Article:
• Make sure they know that they are not on their own. If they are taking violence from their family members just because they have nowhere else to go, then it is your duty to inform them of alternatives. There are hundreds of organisations who would not only provide victims with decent accommodations, but also important advice that would help them fight for their rights.

Below is some information sourced from Domestic Violence Prevention Centre.

As a Friend, a co-worker, or an employer we can all help to stamp out domestic violence and be there for those that need the support. 

How you can help – For many women, friends and family are often the first people they talk to about domestic violence. It takes a lot of time, planning, help and courage to escape domestic violence. It is important for women to know that help is available from people who know and care about the situation. 

Listen without judging her – Tell your friend that you care and are willing to listen. If she is willing to talk, listen carefully and empathically in a safe place. Believe her. Never blame her for what’s happening or under estimate her fear of danger. Let her know that no one deserves to be abused, beaten or threatened. 

Allow her to make her own decisions – As you listen try to understand the many obstacles that prevent her from leaving. It’s usually very complex. Focus on supporting her in making her own decisions. If she is being abused then he is exercising a lot of control over her life. It is very important she is encouraged to make choices for herself even if it means staying with the abuser for now.  It is often the first step towards freedom. Even if she leaves him and then goes back, don’t withdraw your support. 

Guide her to a specialist domestic violence support service – Many women who have found freedom describe someone they knew (a neighbour, doctor, friend) offering support and referring them to a support service. Let her know she is not alone and that people are available to help her. Assure her that they will keep information about her confidential. Many women first seek the advice of marriage counsellors, psychiatrists, church and others.  Unfortunately not all helping professionals are fully aware of the complexities of domestic violence and the safety issues she faces. If the first person she contacts is not helpful, encourage her to speak to the Domestic Violence Prevention Centre Gold Coast Inc. on 5532 9000.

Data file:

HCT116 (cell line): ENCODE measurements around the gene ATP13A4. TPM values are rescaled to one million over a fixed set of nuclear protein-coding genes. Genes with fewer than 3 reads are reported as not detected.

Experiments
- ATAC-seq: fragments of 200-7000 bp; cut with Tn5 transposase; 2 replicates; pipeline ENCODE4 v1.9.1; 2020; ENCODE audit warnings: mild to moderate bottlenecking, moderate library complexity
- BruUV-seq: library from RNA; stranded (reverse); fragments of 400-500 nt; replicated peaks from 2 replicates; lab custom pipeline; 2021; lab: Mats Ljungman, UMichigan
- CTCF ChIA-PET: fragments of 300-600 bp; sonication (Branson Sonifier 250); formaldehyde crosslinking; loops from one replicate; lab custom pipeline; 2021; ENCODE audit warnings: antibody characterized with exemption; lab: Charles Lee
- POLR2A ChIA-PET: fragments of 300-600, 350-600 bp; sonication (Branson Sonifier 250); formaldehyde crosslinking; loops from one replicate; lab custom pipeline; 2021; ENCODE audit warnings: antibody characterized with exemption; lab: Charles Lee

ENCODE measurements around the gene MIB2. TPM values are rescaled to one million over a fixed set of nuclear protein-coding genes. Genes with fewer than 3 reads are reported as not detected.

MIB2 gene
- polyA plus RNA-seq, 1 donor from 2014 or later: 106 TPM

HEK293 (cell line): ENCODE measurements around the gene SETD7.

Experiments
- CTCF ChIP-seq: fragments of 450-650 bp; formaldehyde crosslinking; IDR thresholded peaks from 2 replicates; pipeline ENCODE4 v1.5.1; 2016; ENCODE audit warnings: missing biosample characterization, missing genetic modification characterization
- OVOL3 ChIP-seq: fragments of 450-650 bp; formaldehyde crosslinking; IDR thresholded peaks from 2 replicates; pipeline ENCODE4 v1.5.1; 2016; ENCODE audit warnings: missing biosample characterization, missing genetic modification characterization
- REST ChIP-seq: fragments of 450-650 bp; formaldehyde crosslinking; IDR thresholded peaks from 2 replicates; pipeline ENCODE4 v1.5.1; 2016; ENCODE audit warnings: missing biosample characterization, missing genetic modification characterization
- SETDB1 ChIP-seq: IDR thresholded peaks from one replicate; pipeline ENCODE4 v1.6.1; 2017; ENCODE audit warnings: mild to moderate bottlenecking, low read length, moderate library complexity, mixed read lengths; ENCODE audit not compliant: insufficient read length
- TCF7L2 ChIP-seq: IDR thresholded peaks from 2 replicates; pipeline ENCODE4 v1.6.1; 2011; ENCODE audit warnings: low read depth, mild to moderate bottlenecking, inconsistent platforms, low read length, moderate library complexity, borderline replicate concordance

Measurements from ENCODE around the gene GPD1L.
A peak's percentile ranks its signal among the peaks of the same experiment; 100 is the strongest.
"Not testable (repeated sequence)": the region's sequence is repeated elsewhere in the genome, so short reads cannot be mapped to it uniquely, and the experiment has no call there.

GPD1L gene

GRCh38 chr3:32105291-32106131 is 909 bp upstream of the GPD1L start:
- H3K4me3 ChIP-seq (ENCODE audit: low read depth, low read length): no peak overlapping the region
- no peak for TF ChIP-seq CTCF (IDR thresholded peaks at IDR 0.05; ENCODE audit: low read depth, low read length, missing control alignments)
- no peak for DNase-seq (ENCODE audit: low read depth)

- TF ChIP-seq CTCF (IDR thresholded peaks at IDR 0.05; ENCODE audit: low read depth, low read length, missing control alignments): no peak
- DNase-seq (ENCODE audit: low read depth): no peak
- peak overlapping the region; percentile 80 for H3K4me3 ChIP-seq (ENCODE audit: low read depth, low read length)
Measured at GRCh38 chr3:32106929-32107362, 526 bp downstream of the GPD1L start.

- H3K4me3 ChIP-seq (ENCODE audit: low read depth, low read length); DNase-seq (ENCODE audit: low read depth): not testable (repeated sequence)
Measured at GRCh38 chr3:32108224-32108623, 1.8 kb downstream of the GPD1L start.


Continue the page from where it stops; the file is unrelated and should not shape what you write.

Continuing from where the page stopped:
Help her make a safety plan – Your friend may decide to remain in the violent relationship or return to the abuser after a temporary separation. Don’t pressure her to leave but let her know that you are afraid for her and her children and help her consider how dangerous the violence may be. Encourage her to keep a diary of what’s happening to her if it is safe to do so. Help her think about steps she can take if her partner becomes abusive again. Make a list of people to call in an emergency. Suggest she hides a suitcase of clothing, money, Centrelink cards, bank books, birth certificates and school records for future emergencies. Acknowledge that she may be in the most danger while she’s trying to leave. 

Help her find a safe place – Help your friend contact the Domestic Violence Prevention Centre.  The staff can help her examine her options and assist her to find a safe place to go. 

If you see an assault in progress, take action – Call the police on triple zero (000).  Don’t assume that someone else has done so. If you are in your car honk your horn until a group gathers, he stops hitting her or the police come. These situations can be dangerous so whatever you do be sure to keep yourself safe. But do take action. At the very least, watch them. Being a witness in a way that lets him know that you see him may reduce his level of violence.